Big Shipment Numbers in March
March shipments continued the string to four straight months of record shipments. It should be no surprise that amidst the back drop of a pandemic that we reached these record levels in some interesting ways. Domestic shipments could be described as off the charts posting 31.2% growth from the previous March and setting a new all-time monthly domestic shipment record by nearly 9%. Domestic shipments reflect consumers adjustment to widespread lockdown conditions and large increases in retail sales. Domestic almond buyers have responded, pushing shipments forward and coming in to fill future demand.
US Consumer Landscape
Panic buying was wide spread in the US beginning in March as the realities of living with a pandemic, social distancing and in some places lock down conditions began to come into focus. Most grocery type retailers reported 30%+ sales growth YoY for the month of March. But panic buying has largely stopped. The food supply chain remains at full tilt under their designation as essential workers, so even in locales with lockdown measures, shelves have been replenished. Consumers are finding that while perhaps limited in some cases, the products they need are still available.
The real question remains, what will the new normal of consumption habits look like as we continue through the pandemic. It’s clear that some changes to societal practices will remain in effect for quite some time. To what extremes, and how this changes consumptions habits, is the million-dollar question. The US has seen both record unemployment and unprecedented fiscal stimulus in the past month. Uncertainty is perhaps the only constant. However, as we pointed out in last month’s update, almonds have faired well in past economic instability as consumers tend to cut luxury expenditures like eating out. Eating more regularly at home, has generally helped push almonds through tumultuous times and we don’t anticipate this to be any different.
It’s may yet continue to push demand. One report our retailers shared with us showed baking items, which included almonds, surpassing the surge in demand in cleaning and sanitation products at retail locations. Other partners has also communicated that they are forecasting an increase in demand for their products containing almonds. And at least in the US, the supply chain to support this demand has remained resilient.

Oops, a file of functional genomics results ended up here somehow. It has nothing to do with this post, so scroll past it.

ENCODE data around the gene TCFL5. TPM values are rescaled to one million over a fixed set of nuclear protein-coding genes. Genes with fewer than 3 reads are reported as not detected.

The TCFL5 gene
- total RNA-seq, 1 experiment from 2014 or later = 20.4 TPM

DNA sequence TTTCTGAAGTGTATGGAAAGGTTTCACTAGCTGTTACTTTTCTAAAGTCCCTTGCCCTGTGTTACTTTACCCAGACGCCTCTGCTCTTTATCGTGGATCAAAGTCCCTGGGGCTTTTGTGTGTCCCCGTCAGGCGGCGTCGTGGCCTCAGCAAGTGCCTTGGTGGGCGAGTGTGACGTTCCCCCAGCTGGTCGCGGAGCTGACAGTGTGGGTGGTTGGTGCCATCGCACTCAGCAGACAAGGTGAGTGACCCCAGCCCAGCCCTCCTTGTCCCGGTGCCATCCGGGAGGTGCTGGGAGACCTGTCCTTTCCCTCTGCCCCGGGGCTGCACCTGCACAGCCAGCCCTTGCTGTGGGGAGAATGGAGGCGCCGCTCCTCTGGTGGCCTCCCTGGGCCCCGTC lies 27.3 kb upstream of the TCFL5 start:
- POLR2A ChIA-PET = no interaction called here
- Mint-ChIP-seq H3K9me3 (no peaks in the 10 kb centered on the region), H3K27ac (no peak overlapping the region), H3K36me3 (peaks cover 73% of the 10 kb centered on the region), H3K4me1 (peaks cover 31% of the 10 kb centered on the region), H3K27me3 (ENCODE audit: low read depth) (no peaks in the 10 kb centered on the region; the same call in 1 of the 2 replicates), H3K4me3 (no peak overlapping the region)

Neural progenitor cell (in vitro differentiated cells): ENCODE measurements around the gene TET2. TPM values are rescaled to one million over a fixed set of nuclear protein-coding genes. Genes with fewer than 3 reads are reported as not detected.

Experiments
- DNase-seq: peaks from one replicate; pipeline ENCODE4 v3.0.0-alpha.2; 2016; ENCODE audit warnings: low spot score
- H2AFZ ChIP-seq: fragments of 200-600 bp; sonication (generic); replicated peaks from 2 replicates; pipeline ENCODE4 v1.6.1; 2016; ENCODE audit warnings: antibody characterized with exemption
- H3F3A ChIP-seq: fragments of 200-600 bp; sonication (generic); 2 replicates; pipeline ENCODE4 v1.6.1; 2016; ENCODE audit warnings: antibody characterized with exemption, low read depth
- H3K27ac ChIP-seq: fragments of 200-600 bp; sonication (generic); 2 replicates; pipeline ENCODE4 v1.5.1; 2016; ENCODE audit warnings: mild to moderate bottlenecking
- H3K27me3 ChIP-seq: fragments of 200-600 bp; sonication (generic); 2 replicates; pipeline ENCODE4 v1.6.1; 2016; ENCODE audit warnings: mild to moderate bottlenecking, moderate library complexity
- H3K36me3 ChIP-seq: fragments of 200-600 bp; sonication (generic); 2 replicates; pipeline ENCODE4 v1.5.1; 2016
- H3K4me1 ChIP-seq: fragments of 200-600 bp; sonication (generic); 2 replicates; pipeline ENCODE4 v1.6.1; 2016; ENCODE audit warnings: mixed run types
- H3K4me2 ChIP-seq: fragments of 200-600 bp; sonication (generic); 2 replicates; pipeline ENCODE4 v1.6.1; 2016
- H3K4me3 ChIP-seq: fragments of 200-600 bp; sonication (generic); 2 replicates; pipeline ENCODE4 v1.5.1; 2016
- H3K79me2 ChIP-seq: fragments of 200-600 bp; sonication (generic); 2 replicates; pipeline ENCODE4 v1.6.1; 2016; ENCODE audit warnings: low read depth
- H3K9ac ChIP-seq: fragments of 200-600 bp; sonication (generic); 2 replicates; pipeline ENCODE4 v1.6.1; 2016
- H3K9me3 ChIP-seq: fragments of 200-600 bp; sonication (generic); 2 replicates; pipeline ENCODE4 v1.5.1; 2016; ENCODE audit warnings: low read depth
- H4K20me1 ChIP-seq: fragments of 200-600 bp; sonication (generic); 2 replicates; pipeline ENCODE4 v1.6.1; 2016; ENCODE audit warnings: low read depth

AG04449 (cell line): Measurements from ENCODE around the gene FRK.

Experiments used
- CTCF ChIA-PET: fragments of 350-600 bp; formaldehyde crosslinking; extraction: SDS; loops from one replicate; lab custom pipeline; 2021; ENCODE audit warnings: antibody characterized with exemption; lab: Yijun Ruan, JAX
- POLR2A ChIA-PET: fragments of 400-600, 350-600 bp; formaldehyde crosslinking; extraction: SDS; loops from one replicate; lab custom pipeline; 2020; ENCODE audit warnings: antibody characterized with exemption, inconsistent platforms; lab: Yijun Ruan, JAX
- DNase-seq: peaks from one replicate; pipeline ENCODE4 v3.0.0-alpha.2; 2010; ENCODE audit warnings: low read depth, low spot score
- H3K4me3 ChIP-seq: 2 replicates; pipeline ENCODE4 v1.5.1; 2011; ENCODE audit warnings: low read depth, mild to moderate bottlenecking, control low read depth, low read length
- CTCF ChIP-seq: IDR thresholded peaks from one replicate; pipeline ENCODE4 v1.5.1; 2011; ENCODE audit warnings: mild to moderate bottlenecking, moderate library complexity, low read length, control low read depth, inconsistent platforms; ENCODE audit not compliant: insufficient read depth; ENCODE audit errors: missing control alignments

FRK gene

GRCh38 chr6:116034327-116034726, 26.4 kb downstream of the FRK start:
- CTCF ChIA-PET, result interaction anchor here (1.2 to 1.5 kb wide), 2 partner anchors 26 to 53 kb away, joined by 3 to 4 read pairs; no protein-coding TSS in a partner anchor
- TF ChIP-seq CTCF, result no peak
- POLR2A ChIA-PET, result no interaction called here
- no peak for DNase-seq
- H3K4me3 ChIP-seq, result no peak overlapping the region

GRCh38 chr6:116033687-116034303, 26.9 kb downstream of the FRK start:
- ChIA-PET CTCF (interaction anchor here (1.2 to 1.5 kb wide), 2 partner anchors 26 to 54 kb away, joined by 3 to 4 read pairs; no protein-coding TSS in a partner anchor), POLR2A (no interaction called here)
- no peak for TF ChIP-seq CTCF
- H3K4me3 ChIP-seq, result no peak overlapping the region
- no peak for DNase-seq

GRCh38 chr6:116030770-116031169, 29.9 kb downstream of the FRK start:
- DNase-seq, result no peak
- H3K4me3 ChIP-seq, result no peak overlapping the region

Export markets reflect a wider range of influences and market conditions as a result of covid-19 containment measures. While not posting sky-high growth numbers like the US market, export markets remained solid and posted 3.5% gains over the previous March. Coupled with our observations shipping to international markets, it would seem to suggest that for the most part we have avoided some of the more disruptive risks like wide spread port closures, trade route dissolution and shipping back logs. While there remains a varied response by governments worldwide, the current landscape suggests that many of the trade related risk factors have been mitigated by the industry and that almonds continue to move across borders.
The varied responses by world governments is perhaps the largest factor driving uncertainty in the export market. Some locales may be dealing with labor shortages, production stoppages, supply chain issues, or any number of other problems. But these issues are not consistent across markets making predicting even short term influences difficult for many. What is consistently observed however is the impacts on how we in the industry conduct business with each other – how we communicate. The pandemic has forced cancellation of trade shows, trade missions, plant visitations and in-person meetings. Those that can best recognize this and adapt to the changing landscape will be the ones best served through this turmoil. We remain here for you as a resource now and in the future. We invite you to be creative if you need to and reach out however you can. We are here for you!
It’s still too early to have a reasonably clear picture of the eventual crop. Bloom say new ideal weather in February and while many regions will likely be in drought come summer, March did provide additional rainfall in most regions erasing most concerns of water availability heading into the dry season.
Reports form the fields suggest that mature orchards that faired well last year may be setting up to under-perform this year in spite of an ideal bloom. In the North and certain regions in central California were yields were down last year, trees are looking to rebound. In the South, where yields were high last year, it appears trees will be taking a break.